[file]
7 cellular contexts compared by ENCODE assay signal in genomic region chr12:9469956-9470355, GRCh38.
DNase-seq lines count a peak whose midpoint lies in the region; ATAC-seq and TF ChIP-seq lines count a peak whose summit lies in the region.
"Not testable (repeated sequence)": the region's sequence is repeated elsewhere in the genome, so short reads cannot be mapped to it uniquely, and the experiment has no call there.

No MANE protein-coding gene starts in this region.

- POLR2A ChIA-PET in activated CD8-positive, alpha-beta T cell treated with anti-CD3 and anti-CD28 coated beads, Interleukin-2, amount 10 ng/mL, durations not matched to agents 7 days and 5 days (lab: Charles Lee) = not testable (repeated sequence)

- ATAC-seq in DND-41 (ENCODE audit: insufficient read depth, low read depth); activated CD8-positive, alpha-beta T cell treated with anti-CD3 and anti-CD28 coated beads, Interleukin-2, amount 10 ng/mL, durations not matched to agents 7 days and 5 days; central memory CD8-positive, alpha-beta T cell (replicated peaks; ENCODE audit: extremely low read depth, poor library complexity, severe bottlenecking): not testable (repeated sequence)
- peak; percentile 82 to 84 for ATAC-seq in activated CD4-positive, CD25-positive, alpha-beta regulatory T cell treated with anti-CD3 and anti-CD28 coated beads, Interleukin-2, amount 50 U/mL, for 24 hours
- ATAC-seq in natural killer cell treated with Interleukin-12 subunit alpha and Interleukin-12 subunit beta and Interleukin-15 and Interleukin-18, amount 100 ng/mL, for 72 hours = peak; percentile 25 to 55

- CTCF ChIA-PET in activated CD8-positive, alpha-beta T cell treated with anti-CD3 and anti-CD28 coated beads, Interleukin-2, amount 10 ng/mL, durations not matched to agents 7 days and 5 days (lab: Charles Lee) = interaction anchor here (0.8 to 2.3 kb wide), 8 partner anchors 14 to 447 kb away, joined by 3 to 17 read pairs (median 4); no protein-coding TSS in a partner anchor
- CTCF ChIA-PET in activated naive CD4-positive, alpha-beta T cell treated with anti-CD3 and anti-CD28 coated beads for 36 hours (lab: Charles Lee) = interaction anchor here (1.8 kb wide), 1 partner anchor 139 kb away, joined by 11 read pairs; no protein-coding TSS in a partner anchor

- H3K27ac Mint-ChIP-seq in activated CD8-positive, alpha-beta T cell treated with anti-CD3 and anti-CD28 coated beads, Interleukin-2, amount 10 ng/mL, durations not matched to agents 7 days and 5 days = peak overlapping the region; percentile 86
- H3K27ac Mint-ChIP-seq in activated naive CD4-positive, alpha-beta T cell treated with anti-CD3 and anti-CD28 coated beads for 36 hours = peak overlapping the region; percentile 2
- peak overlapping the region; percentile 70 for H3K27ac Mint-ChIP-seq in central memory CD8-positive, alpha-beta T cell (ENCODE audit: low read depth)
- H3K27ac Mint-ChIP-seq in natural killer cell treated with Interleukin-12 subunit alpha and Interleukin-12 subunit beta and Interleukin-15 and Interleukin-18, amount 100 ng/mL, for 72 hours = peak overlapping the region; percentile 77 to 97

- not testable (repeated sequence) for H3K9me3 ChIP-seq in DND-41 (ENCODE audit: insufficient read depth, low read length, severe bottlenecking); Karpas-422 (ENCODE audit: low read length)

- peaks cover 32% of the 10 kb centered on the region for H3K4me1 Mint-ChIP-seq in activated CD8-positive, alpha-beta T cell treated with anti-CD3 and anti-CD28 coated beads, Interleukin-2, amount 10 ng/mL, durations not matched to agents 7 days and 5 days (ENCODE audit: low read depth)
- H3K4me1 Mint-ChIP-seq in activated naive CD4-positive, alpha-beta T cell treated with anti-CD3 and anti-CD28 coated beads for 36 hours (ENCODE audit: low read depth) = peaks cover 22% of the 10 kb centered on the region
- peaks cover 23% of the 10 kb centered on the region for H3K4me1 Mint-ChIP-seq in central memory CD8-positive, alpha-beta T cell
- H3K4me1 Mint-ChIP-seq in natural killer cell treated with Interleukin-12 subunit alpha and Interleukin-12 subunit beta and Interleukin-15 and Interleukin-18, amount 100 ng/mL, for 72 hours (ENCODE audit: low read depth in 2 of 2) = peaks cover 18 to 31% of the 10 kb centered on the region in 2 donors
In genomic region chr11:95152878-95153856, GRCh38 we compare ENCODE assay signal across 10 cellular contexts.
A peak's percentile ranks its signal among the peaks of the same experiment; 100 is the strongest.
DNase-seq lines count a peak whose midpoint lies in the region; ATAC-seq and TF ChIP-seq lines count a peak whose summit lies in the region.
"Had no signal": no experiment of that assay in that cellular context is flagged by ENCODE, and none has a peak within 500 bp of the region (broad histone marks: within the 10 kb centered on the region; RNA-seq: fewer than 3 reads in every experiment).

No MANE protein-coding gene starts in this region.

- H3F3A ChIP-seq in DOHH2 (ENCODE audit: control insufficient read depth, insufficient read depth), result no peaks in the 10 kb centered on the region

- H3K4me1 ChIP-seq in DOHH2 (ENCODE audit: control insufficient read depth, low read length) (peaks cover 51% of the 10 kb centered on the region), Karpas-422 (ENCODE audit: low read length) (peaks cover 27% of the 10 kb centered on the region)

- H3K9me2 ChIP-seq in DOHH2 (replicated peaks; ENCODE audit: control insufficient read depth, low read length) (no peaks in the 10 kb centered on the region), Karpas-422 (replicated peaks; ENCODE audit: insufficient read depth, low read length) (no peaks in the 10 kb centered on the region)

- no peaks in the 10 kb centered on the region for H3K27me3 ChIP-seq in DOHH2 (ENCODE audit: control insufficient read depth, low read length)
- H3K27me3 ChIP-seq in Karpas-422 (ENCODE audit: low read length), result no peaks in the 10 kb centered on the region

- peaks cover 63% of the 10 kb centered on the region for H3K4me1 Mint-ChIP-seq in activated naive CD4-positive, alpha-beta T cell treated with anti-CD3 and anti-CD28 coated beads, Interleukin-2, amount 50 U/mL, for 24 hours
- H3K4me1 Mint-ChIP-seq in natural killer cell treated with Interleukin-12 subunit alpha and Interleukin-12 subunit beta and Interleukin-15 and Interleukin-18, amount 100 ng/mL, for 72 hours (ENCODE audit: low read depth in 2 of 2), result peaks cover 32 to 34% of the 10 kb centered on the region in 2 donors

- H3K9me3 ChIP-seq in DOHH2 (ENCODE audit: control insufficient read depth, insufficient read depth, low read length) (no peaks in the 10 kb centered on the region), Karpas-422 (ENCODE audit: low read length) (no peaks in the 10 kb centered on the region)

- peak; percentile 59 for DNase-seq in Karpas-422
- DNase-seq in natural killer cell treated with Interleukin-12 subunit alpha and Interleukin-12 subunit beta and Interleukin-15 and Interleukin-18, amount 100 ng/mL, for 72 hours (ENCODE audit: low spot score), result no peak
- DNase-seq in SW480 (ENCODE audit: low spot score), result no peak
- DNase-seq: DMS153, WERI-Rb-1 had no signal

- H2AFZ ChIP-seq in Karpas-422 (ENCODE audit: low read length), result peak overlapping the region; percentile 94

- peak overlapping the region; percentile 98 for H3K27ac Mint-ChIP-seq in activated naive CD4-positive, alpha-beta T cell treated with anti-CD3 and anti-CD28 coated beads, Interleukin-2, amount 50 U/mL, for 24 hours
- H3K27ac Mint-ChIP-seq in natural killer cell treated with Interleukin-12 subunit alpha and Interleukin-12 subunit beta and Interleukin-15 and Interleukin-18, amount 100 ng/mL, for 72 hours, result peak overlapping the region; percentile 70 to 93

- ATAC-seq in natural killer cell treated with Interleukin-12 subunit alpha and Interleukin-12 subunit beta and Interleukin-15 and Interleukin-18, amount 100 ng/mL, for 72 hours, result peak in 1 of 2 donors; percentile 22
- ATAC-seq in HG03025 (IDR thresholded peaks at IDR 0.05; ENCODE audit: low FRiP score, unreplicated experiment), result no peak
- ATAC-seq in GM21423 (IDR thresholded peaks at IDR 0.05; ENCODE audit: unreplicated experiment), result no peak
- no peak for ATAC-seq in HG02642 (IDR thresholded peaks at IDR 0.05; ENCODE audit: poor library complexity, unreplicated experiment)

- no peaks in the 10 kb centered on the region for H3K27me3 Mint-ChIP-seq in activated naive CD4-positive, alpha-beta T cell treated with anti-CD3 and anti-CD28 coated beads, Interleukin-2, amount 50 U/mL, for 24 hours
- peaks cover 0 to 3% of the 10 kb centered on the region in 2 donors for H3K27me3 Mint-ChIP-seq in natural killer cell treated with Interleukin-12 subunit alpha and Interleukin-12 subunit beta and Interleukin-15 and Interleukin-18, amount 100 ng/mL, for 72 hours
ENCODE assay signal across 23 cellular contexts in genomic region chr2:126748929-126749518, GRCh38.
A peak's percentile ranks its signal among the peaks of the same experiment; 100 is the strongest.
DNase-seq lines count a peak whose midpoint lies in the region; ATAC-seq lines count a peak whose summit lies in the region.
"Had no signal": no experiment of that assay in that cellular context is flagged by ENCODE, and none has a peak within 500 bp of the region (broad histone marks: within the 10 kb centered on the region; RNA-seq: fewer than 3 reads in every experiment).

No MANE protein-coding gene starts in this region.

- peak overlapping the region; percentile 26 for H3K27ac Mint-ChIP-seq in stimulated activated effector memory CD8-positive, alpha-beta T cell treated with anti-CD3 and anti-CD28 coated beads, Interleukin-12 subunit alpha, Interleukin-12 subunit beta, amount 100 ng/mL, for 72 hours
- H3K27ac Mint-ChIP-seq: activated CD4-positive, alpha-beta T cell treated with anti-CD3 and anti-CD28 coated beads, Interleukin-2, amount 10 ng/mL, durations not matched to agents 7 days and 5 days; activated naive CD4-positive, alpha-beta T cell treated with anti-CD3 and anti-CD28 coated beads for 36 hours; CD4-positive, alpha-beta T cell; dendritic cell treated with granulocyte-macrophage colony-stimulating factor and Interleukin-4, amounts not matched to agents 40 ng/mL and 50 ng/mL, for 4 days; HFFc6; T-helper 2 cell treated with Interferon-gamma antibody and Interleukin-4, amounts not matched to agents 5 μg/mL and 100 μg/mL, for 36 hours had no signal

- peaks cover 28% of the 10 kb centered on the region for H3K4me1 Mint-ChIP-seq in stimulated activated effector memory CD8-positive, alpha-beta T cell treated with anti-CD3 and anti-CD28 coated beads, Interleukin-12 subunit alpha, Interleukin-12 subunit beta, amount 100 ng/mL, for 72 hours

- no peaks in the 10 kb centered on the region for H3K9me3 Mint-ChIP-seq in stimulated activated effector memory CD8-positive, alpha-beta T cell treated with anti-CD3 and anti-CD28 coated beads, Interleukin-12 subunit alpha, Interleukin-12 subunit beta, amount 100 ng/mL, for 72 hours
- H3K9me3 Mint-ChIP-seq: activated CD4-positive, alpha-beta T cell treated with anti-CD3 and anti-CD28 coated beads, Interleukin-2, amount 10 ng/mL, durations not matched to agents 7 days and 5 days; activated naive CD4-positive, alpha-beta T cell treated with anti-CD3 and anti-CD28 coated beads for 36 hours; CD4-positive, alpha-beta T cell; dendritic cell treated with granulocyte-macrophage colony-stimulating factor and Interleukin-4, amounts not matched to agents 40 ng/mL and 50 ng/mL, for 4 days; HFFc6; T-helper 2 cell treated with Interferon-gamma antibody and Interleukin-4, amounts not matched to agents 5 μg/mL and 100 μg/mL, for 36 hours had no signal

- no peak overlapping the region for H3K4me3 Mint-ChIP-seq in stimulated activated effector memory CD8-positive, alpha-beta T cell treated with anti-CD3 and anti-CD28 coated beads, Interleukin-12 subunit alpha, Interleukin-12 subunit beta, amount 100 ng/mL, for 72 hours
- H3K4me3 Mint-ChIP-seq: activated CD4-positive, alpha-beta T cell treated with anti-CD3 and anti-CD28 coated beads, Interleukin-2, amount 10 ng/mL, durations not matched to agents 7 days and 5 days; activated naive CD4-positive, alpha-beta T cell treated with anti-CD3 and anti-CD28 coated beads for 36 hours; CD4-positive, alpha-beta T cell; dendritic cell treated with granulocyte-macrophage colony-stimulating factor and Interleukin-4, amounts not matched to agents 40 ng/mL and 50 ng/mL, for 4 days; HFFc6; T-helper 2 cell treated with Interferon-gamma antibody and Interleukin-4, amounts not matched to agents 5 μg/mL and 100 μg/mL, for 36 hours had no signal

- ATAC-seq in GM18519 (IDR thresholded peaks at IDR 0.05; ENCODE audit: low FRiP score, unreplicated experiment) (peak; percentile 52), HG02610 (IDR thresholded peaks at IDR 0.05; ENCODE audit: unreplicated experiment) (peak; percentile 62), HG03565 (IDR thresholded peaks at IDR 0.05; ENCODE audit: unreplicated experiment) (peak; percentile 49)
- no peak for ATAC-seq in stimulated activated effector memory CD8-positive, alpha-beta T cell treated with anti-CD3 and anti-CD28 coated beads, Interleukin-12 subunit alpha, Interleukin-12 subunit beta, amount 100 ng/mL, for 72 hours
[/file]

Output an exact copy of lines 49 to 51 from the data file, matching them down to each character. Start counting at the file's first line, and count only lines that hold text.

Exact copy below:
"Had no signal": no experiment of that assay in that cellular context is flagged by ENCODE, and none has a peak within 500 bp of the region (broad histone marks: within the 10 kb centered on the region; RNA-seq: fewer than 3 reads in every experiment).

No MANE protein-coding gene starts in this region.

- peak overlapping the region; percentile 26 for H3K27ac Mint-ChIP-seq in stimulated activated effector memory CD8-positive, alpha-beta T cell treated with anti-CD3 and anti-CD28 coated beads, Interleukin-12 subunit alpha, Interleukin-12 subunit beta, amount 100 ng/mL, for 72 hours